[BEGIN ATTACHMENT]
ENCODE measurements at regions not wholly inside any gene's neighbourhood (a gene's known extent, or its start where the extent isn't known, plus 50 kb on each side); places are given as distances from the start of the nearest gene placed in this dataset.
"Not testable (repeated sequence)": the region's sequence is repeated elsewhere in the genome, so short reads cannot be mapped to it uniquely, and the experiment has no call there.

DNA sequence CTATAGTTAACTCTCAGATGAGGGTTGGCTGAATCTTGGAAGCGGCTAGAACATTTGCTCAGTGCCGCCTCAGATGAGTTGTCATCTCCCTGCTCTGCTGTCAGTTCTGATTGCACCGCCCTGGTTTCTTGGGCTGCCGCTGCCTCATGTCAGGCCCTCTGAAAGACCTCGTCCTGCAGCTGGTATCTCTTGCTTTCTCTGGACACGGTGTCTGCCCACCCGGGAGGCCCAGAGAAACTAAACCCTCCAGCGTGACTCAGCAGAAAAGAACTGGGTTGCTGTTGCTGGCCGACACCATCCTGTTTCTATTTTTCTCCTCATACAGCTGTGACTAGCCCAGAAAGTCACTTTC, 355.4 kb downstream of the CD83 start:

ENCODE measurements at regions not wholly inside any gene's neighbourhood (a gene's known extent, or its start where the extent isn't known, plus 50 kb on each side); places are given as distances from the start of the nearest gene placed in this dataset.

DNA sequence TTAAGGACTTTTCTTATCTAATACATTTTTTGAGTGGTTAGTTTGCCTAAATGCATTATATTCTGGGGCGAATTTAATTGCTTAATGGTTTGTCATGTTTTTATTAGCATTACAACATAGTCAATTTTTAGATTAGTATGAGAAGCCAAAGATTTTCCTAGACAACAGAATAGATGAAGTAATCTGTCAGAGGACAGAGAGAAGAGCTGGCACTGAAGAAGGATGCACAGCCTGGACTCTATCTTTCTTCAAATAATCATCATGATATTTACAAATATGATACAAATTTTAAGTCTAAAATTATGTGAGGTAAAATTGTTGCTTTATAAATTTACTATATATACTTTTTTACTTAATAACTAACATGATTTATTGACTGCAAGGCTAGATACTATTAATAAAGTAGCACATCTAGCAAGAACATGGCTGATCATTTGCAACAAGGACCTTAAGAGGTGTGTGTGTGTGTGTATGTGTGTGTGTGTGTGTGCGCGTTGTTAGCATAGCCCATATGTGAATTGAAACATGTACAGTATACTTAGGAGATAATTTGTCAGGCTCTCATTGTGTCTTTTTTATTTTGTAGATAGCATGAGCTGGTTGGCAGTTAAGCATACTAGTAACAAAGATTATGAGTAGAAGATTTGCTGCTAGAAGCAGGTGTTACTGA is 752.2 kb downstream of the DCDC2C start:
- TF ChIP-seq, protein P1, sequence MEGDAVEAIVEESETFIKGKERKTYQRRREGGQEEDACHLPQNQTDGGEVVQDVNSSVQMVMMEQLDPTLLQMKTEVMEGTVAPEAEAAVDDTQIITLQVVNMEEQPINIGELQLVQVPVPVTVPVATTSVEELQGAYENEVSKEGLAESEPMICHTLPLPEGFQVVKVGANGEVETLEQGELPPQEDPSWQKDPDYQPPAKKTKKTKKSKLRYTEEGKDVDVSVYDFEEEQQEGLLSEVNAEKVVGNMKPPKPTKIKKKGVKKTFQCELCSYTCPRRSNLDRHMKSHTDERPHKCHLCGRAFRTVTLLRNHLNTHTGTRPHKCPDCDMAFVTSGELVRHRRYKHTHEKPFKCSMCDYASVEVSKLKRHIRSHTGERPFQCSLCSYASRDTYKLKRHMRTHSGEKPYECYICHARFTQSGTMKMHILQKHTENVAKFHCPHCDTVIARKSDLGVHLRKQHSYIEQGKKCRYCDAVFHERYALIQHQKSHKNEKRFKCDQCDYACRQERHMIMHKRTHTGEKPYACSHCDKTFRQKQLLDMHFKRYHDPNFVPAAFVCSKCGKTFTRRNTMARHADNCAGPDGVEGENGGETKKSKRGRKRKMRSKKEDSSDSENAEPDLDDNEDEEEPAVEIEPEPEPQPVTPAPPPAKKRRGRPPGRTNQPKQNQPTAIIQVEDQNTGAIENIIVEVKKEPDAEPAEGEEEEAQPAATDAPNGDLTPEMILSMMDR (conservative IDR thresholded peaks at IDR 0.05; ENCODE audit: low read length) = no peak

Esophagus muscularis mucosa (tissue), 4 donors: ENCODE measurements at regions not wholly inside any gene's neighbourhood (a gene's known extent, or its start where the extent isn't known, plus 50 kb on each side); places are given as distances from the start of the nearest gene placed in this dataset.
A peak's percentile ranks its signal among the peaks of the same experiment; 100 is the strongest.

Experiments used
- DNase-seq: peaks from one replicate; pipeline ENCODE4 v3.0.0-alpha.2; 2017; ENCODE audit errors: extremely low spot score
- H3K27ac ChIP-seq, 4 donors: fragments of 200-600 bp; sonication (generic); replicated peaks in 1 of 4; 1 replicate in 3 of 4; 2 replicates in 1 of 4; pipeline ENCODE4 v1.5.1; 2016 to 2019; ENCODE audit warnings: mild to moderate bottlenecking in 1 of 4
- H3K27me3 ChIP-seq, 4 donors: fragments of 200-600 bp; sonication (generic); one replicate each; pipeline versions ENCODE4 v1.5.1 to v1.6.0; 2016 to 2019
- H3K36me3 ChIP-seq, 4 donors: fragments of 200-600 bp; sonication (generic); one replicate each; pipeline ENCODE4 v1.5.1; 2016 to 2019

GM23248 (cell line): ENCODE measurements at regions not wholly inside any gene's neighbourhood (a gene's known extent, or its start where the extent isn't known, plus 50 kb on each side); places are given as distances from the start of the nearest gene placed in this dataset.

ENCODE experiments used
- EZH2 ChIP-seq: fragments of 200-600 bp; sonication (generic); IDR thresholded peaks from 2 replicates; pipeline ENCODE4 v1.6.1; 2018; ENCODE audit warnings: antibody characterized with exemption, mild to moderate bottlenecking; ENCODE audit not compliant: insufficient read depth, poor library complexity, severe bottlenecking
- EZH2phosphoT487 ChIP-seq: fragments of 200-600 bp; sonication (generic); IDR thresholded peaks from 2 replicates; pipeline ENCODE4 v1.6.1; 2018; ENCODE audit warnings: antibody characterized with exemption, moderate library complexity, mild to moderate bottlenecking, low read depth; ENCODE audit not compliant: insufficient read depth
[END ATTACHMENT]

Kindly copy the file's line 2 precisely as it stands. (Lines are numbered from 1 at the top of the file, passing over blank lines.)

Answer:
"Not testable (repeated sequence)": the region's sequence is repeated elsewhere in the genome, so short reads cannot be mapped to it uniquely, and the experiment has no call there.